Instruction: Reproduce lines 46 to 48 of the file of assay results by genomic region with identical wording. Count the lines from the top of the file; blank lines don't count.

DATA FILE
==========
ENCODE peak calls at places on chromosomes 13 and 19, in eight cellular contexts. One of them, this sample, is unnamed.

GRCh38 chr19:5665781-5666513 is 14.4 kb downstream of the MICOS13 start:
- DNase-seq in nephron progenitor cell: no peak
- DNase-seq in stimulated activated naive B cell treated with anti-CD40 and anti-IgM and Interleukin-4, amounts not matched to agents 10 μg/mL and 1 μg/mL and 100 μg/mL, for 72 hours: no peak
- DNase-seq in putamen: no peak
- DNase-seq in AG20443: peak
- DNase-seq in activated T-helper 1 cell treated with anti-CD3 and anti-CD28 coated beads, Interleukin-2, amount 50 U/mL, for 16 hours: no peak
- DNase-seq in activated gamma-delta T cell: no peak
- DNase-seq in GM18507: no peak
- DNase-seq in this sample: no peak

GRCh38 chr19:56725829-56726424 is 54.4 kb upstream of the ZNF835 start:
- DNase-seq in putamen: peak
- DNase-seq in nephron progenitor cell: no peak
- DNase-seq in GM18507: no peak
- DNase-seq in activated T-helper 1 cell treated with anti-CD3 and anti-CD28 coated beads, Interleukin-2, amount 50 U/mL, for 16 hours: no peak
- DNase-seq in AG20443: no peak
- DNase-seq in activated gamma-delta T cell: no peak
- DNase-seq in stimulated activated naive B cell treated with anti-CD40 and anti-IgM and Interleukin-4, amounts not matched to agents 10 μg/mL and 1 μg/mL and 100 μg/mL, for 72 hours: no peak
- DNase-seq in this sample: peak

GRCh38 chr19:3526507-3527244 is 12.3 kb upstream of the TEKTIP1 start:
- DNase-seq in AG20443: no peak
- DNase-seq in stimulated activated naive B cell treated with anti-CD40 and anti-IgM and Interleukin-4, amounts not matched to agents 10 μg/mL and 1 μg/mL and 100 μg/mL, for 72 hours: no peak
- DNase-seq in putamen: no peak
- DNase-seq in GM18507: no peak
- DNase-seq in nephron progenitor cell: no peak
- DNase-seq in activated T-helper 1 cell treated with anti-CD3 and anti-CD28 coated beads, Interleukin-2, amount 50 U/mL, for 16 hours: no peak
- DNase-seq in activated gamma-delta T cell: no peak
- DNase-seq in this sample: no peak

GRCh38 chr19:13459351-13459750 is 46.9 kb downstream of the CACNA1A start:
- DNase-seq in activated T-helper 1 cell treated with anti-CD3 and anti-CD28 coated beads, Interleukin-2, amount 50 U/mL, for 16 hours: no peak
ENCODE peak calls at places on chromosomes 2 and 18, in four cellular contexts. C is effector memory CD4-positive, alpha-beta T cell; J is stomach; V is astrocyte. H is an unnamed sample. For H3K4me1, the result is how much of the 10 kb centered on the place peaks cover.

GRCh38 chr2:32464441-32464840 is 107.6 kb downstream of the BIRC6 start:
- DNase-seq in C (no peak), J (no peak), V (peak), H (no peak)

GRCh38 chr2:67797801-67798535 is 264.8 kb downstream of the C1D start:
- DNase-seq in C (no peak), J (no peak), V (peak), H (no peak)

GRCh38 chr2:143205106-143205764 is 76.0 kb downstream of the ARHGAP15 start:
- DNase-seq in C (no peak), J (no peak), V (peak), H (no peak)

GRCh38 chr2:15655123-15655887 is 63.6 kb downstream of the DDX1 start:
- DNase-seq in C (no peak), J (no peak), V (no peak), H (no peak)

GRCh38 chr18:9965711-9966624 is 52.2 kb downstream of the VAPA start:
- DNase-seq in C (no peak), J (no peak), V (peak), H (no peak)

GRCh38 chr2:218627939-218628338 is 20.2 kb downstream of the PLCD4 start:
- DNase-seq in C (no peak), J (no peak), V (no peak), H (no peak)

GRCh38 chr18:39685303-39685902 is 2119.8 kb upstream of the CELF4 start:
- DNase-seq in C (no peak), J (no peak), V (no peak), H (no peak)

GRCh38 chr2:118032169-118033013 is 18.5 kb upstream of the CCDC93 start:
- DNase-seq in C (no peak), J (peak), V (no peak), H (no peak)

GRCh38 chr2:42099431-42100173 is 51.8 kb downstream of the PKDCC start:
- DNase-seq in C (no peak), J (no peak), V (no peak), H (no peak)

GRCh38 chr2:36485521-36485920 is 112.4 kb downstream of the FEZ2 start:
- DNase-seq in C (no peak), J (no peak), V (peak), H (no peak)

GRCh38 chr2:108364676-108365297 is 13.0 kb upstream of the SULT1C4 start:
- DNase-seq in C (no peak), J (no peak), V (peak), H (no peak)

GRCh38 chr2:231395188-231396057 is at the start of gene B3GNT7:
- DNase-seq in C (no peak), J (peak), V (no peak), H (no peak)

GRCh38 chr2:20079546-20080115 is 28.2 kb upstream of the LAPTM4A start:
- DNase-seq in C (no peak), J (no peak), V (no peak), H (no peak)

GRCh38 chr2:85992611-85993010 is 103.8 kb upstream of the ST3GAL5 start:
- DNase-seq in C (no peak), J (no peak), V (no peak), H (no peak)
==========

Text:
GRCh38 chr2:118032169-118033013 is 18.5 kb upstream of the CCDC93 start:
- DNase-seq in C (no peak), J (peak), V (no peak), H (no peak)

GRCh38 chr2:42099431-42100173 is 51.8 kb downstream of the PKDCC start: